"It didn't surprise me one bit that (McClary) was a captain at Tech," longtime Central head football coach Tally Johnson said. "People just gravitated to him because of his personality. He played as big as his personality. I've never seen him have a bad day. Everything about Jeremiah just radiated; it made you enjoy life."

And nothing is more joyous than a national title.

"It was truly an experience of a lifetime," McClary said of the '90 season. "It's one of those things like you're a Hall of Famer. Once you make it, you're always a Hall of Famer. Before they say your name when you go back to Georgia Tech, it's always captain of the 1990 national championship team."

After finishing his Tech career, McClary took a brief shot at NFL football. He signed with the Philadelphia Eagles, but his left knee caused him to fail a physical and he was sent home. He passed on another opportunity with the Cleveland Browns, electing to finish his college education.

Family matters

McClary worked for a pair of companies out of college before working in training and development for Ford Motor Co. When his plant closed, he took the Coca-Cola job, which provided opportunities for international travel.

Despite his career, he found time to work on a book that he expects to finish later this year titled "Lessons from the Gridiron," based on his experiences in the sport. He also is pursuing a master's degree in organizational development.

He serves as an associate pastor of the New Vision Praise and Worship Center, located on Pike Street and founded by his sister Vanessa Hardin and her husband.

"I just like being able to go back to the community from which I came and share the gospel," said McClary, who is getting married later this year. "There are a lot of young athletes in the area, and I try to share with them how I did it."

Like it was in Buggtown, family is still the center of McClary's life.

All of his siblings still live in the Gwinnett area, and all of them, along with their spouses and children, pitch in with the family catering business. That's plenty of available help considering McClary has 36 nieces and nephews. The annual family gathering on Christmas Eve typically brings a crowd of close to 120.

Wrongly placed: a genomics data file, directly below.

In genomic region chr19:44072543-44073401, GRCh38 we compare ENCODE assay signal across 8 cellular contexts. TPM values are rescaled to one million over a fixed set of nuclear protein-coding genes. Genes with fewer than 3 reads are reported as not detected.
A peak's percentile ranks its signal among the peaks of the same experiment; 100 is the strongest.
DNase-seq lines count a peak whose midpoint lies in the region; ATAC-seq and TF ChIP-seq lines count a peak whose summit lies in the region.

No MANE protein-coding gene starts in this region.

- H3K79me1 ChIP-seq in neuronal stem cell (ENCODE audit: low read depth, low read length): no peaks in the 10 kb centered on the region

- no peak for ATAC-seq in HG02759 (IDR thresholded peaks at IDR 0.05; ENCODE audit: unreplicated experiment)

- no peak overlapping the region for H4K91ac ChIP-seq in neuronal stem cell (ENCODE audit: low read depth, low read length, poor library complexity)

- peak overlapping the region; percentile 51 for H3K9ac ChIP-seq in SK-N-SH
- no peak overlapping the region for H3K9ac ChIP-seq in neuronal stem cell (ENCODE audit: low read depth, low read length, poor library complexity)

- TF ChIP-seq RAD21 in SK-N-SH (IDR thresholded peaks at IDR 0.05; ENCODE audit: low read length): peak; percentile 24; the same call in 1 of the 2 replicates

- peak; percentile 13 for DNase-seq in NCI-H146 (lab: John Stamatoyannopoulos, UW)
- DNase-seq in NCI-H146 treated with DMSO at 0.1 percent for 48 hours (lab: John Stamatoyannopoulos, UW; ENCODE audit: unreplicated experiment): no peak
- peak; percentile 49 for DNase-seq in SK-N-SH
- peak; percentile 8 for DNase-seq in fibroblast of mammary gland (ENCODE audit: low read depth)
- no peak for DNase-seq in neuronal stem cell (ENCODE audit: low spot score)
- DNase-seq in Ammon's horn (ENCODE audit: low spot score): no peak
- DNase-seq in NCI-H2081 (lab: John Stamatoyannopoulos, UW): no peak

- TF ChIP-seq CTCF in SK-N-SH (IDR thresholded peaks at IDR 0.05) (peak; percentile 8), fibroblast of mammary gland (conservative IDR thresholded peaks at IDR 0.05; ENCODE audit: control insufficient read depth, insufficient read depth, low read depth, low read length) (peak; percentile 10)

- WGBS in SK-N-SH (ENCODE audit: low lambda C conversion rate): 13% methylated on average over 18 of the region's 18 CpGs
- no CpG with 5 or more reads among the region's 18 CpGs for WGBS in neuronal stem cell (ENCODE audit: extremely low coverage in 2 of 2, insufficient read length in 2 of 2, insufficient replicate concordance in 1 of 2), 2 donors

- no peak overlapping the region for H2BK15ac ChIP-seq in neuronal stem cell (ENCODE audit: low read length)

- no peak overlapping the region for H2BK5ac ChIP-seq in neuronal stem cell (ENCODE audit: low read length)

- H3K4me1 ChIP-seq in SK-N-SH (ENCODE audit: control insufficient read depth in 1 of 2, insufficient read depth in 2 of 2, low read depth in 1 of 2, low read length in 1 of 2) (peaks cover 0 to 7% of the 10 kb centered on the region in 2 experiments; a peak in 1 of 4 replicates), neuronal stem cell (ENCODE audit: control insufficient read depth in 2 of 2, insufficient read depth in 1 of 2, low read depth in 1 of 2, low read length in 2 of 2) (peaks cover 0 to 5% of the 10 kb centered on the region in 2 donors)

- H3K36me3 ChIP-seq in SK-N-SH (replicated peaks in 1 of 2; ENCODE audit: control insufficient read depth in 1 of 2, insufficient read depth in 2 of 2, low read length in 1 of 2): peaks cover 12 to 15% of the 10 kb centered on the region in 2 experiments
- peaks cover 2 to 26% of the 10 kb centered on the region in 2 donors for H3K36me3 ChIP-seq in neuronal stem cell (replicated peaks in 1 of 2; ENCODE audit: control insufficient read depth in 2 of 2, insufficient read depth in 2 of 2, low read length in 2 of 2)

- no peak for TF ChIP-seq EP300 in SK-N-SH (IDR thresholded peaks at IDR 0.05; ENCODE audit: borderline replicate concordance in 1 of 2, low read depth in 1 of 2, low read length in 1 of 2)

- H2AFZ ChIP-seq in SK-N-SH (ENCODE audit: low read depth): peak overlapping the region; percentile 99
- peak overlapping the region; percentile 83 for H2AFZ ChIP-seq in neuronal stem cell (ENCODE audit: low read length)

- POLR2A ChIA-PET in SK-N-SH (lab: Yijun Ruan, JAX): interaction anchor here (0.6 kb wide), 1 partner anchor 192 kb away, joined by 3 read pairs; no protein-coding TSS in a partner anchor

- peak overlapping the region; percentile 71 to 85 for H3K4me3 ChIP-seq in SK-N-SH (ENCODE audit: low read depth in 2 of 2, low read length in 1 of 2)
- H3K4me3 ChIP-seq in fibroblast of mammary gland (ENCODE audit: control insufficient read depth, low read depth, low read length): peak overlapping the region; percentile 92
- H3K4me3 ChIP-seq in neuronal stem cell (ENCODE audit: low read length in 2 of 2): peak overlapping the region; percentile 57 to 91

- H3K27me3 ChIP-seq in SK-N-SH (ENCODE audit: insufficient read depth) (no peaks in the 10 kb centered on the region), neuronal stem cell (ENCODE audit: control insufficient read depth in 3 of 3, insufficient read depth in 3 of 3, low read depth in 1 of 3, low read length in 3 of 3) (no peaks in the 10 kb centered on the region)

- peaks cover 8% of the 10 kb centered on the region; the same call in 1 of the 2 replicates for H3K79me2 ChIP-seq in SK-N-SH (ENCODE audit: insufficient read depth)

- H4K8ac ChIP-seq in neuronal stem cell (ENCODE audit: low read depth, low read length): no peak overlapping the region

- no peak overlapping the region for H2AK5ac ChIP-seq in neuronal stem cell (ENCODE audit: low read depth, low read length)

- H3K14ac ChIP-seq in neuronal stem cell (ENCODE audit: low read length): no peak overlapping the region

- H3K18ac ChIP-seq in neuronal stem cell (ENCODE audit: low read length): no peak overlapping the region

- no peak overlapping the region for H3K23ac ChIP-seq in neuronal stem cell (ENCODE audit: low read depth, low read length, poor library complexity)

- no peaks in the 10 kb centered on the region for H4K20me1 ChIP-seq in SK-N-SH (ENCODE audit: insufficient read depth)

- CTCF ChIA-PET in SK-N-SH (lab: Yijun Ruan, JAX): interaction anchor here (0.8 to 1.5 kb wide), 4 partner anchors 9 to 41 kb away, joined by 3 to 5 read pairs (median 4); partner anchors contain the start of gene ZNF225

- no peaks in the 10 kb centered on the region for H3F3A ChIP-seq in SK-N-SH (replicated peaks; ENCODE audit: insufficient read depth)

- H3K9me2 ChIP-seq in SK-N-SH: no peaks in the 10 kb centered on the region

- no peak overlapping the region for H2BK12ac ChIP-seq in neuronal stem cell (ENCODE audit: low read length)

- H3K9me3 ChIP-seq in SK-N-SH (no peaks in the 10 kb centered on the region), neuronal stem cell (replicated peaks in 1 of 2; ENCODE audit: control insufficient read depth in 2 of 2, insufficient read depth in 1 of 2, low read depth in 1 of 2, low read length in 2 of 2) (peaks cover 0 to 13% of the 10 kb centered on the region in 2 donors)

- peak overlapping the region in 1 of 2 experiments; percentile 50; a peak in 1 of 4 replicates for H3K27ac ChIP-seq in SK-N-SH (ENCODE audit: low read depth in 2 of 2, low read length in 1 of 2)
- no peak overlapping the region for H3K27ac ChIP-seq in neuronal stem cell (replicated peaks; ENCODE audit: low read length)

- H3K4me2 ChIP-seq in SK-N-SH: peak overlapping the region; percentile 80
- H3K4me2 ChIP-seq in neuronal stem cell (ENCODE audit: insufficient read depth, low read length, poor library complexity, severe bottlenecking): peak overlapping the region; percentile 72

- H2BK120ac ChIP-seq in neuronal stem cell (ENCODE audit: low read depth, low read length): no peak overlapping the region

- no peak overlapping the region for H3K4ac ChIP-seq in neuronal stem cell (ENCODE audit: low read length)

One key member of that group is missing, but Johnnie Mae Harrington's memory still lives on with the family. So do her recipes, which are still a major part of the catering menu.

"It's been rough to get through (losing our mother)," McClary said. "But we've been a close-knit group from early on. We get together once a month to spend time together, and we see each other a lot working the catering business. It's definitely a family business."

SideBar: The McClary file

Name: Jeremiah McClary

Age: 39

Education: Graduated from Central Gwinnett High School in 1986; earned degree in business management from Georgia Tech in 1991; pursuing master's degree in organizational development at Troy State

Background: Captain of Georgia Tech's 1990 national championship football team; second-team All-ACC selection as a senior; two-year starter on the Yellow Jackets' defensive line; family has run Lawrenceville-based J & L Catering for 18 years; recently stepped down as a global training and communications manager for Coca-Cola's IT Division to help with family business; has eight siblings and 36 nieces and nephews; associate pastor at New Vision Praise and Worship Center in Lawrenceville; nearly finished writing a book titled "Lessons from the Gridiron"; engaged to Nicole Howell